Human Chorionic Gonadotropin
Human chorionic gonadotropin (HCG) is normally produced by the
placenta during pregnancy. In fact, HCG is sometimes used as a
pregnancy test because it increases early within the first trimester.
It is also used to screen for choriocarcinoma (a rare cancer of the
uterus) in women who are at high risk for the disease, and to monitor
the treatment of trophoblastic disease (a rare cancer that develops
from an abnormally fertilized egg). Elevated HCG levels may also
indicate the presence of cancers of the testis, ovary, liver, stomach,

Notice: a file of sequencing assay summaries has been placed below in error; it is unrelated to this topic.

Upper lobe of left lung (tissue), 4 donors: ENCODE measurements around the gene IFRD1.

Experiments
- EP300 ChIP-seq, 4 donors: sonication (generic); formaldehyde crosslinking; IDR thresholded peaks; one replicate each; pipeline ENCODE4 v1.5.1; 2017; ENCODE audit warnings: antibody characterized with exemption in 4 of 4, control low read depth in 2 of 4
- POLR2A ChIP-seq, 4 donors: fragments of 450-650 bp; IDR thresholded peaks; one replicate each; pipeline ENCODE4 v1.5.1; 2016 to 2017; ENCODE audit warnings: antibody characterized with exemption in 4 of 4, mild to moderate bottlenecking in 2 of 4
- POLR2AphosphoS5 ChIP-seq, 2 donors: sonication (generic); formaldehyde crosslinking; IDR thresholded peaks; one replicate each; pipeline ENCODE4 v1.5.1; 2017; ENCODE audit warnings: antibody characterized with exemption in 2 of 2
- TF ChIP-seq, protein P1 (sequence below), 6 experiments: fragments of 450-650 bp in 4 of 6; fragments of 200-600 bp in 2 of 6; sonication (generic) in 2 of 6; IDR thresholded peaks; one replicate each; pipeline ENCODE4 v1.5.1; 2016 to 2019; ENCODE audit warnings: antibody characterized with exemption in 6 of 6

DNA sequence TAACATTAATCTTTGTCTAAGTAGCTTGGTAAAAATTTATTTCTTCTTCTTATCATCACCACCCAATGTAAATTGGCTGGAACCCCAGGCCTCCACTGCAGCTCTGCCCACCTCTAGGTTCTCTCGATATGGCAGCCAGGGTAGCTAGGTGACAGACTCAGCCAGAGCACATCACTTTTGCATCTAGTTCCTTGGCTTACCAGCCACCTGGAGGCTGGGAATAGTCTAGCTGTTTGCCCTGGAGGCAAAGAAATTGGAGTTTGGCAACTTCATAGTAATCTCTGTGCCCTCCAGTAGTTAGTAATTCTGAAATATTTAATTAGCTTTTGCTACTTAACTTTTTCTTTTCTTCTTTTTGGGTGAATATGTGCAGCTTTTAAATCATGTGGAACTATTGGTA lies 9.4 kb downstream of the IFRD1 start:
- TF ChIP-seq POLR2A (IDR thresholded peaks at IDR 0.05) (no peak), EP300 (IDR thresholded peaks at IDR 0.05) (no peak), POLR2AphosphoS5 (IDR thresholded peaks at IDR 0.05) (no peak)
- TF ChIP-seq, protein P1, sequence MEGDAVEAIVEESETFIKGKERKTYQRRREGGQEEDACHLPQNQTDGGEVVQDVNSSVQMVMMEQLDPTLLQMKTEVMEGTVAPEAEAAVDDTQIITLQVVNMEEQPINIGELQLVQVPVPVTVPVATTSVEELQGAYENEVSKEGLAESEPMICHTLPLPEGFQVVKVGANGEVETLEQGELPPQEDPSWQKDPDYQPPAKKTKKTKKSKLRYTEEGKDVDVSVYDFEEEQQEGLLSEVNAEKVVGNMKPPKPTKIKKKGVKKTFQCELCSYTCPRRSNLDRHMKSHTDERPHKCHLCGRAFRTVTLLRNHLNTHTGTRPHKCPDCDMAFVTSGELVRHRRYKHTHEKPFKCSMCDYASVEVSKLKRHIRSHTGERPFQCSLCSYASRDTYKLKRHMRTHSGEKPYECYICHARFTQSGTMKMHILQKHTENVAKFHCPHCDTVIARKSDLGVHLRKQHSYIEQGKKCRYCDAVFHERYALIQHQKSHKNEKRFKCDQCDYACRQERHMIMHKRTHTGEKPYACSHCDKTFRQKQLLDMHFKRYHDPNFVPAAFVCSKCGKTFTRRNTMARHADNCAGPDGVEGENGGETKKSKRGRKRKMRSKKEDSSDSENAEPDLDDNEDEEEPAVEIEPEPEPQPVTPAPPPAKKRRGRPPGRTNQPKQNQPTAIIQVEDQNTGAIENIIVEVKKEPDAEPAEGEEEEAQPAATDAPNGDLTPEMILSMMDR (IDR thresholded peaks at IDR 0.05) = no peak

pancreas, and lung. Pregnancy and marijuana use can also cause
elevated HCG levels
βhCG is occasionally secreted by a group of cancers called teratomas. When a patient is suspected of harboring a teratoma (often found in the testes and ovaries but also in the brain as a dysgerminoma), a physician may consider measuring βhCG. Elevated levels cannot prove the presence of a tumor, and low levels do not rule it out. Nevertheless, elevated βhCG levels fall after succesful treatment (e.g. surgical intervention or chemotherapy), and a recurrence can often be detected by the finding of rising levels.
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